• June 29  – July 2: Fortnite
  • July 13  – July 16: Rocket League
  • July 20  – July 24: Overwatch
  • July 27  – July 31: League of Legends

Cost: $200

To register for Camp Localhost, presented by Butler Esports, visit


About Nerd Street Gamers
Nerd Street Gamers is a national network of esports facilities and events dedicated to powering competitive opportunities for gamers. The company promotes greater access to the esports industry, laying a national framework for esports talent development and high-quality gaming tournaments. NSG has received backing from Five Below, Comcast, SeventySix Capital, Elevate Ventures, and angel investor George Miller. For more information, follow @nerdstgamers on Twitter or visit


About Butler University
Butler University is a nationally recognized comprehensive university encompassing six colleges: Arts, Business, Communication, Education, Liberal Arts & Sciences, and Pharmacy & Health Sciences. Approximately 4,600 undergraduate and 800 graduate students are enrolled at Butler, representing 45 states and 30 countries. More than 75 percent of Butler students will participate in some form of internship, and Butler students have had significant success after graduation, as demonstrated by the University’s 98 percent placement rate within six months of graduation. The University was recently listed as the No. 1 regional university in the Midwest, according to the U.S. News & World Report Best Colleges Rankings, in addition to being included in The Princeton Review’s annual “best colleges” guidebook.


Media Contact:
Brownstein Group (on behalf of Nerd Street Gamers)
(215) 735-3470

Butler Esports

Nerd Street Gamers Partners with Butler to Host Virtual Esports Summer Camp

Camp Localhost, presented by Butler Esports, will offer gamers the opportunity to learn and grow in structured esports camp

Jun 17 2020 Read more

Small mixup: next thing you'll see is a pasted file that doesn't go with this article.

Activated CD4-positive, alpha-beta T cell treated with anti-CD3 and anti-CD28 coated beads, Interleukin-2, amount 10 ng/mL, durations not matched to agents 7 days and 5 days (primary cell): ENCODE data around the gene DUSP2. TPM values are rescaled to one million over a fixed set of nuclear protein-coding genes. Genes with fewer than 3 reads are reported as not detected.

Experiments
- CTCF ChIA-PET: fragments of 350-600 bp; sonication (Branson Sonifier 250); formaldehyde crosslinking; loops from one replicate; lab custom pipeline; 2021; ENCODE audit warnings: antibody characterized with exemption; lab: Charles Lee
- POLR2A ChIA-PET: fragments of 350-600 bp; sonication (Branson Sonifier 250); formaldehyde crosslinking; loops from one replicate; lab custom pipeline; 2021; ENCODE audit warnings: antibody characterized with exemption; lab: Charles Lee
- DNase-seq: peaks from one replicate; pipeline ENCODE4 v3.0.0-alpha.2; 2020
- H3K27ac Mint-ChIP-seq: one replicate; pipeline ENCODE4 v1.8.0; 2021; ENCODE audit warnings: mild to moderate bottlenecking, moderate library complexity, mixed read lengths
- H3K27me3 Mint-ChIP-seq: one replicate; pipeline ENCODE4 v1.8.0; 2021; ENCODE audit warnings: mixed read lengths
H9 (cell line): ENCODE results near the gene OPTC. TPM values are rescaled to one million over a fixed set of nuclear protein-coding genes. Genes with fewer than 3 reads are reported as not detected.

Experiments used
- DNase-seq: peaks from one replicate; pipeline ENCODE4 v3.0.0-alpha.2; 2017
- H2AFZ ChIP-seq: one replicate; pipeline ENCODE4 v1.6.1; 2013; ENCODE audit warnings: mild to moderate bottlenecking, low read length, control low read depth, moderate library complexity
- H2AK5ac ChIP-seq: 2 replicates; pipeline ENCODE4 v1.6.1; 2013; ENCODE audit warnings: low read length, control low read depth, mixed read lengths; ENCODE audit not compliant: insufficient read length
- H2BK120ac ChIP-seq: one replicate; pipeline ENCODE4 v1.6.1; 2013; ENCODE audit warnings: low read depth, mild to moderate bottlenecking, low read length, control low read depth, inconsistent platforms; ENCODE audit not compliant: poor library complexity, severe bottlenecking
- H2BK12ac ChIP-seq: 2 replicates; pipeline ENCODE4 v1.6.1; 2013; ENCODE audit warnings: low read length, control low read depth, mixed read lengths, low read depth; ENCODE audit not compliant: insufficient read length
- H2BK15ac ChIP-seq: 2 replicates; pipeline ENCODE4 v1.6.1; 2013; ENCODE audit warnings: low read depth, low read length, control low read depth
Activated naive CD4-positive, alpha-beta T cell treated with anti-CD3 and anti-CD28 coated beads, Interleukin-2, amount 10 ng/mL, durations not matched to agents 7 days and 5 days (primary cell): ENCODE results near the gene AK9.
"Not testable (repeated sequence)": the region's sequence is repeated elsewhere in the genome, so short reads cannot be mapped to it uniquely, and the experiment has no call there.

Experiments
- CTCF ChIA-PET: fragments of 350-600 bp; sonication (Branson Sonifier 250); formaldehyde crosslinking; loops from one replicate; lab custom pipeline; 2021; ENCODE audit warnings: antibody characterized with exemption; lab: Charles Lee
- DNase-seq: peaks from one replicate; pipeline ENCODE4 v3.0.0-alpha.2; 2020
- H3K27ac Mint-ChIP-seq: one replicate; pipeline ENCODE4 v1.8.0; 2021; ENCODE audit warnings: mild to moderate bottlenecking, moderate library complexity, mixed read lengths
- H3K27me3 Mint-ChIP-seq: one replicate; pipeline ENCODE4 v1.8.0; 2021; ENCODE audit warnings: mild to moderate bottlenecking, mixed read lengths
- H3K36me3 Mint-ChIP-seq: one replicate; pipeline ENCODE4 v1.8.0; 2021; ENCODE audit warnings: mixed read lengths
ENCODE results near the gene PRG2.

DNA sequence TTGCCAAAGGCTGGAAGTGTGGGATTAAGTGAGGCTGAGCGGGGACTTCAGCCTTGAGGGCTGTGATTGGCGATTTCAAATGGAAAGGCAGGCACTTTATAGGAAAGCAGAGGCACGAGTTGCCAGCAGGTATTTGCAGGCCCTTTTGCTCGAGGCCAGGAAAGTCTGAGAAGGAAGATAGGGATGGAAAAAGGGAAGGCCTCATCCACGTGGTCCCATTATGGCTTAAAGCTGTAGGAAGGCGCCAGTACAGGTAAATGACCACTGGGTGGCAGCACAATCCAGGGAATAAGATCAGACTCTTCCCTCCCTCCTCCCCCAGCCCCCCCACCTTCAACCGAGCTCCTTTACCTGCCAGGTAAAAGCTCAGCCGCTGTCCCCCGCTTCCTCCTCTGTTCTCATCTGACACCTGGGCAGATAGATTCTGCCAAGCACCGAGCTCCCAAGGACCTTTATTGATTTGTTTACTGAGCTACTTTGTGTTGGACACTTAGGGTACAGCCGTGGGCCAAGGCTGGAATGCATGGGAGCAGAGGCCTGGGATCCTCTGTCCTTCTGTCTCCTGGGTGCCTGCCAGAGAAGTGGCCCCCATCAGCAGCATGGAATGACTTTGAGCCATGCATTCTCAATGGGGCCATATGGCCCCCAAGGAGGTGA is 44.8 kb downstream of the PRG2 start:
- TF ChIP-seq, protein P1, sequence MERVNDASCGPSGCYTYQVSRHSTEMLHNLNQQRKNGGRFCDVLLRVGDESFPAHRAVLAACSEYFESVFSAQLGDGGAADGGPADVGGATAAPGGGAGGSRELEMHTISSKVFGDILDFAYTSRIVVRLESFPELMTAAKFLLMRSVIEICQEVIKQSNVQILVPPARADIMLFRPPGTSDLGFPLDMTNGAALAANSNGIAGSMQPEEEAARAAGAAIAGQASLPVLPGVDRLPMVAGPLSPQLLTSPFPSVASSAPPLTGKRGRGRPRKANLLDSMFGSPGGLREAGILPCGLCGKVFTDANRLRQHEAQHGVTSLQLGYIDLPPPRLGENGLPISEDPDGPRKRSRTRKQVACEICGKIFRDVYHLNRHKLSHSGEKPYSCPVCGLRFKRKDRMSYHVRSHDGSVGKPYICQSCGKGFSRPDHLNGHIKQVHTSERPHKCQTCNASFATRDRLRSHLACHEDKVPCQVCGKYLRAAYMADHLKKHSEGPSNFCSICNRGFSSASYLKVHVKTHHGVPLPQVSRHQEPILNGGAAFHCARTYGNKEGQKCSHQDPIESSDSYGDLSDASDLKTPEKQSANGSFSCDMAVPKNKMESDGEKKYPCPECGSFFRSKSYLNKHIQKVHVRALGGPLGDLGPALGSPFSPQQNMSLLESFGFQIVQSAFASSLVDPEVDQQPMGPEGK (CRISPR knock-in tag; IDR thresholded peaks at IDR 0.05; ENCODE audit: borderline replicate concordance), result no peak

Butler Jazz Ensemble Named Winner in DownBeat Student Music Awards

BY Katie Grieze

PUBLISHED ON May 19 2020

When the Butler University Jazz Ensemble was recording its entries for the DownBeat Student Music Awards last year, it was the first time David Richards had ever played in a studio. Now a rising junior in Jazz Studies, the bassist says recording sessions demand an even higher level of musicianship than some other performances—you want to really get it right.

That focus must have worked. Butler was recently named the undergraduate winner of DownBeat’s Large Ensemble category.

DownBeat is the jazz magazine,” Richards says. “To even be nominated for anything in DownBeat is a treat. So, to hear that we won was an extremely cool experience.”

Schools from all over the country submit recordings for these awards, says Matt Pivec, Director of Jazz Studies at Butler. This is the first time any Butler ensemble has won.

“We are so proud of these students, their professionalism, and their ability to work together toward a common goal,” Pivec says. “They’re receiving incredible guidance and instruction from our School of Music faculty. We had some students who really stepped up in their roles as soloists, and solos are such an important part of what we do. Outstanding individual performances really boost the collective performance.”

Richards says that team-focused attitude is a key aspect of the jazz program at Butler.

“There isn’t this constant competition between students that you sometimes see,” he explains. “It’s not about figuring out who the best musician is. At Butler, we all want to get better together.”


Butler Jazz Ensemble Members:

Zachary Weiler (Split Lead)
James Howard (Split Lead)
Xavier Robertson (Tenor 1)
Noah Holloway (Tenor 2)
Alex Sparks (Baritone)

Drew Soukup
Kent Hickey
Ari Badr
Tom Pieciak

Alec Fenne
Joe Weddle
Max Brown
Noah Zahrn (Bass)

Ethan Veliky (Guitar)
Eric Garcia (Guitar)
Isaac Beaumont (Bass)
David Richards (Bass)
Caleb Meadows (Piano)
Ben Urschel (Drums/Vibes)
Jonathan Padgett (Drums/Vibes)


Photo: Butler University Jazz Ensemble with guest artist Stefon Harris


Butler Jazz Ensemble Named Winner in DownBeat Student Music Awards

A team-first mindset is key to the group's success

May 19 2020 Read more
COVID-19 course

Butler Offers Free Online Course About COVID-19 to Incoming Students

BY Katie Grieze

PUBLISHED ON May 13 2020

INDIANAPOLIS—This summer, Butler University will offer a free online class to help incoming students learn about and reflect on the widespread impacts of the COVID-19 crisis.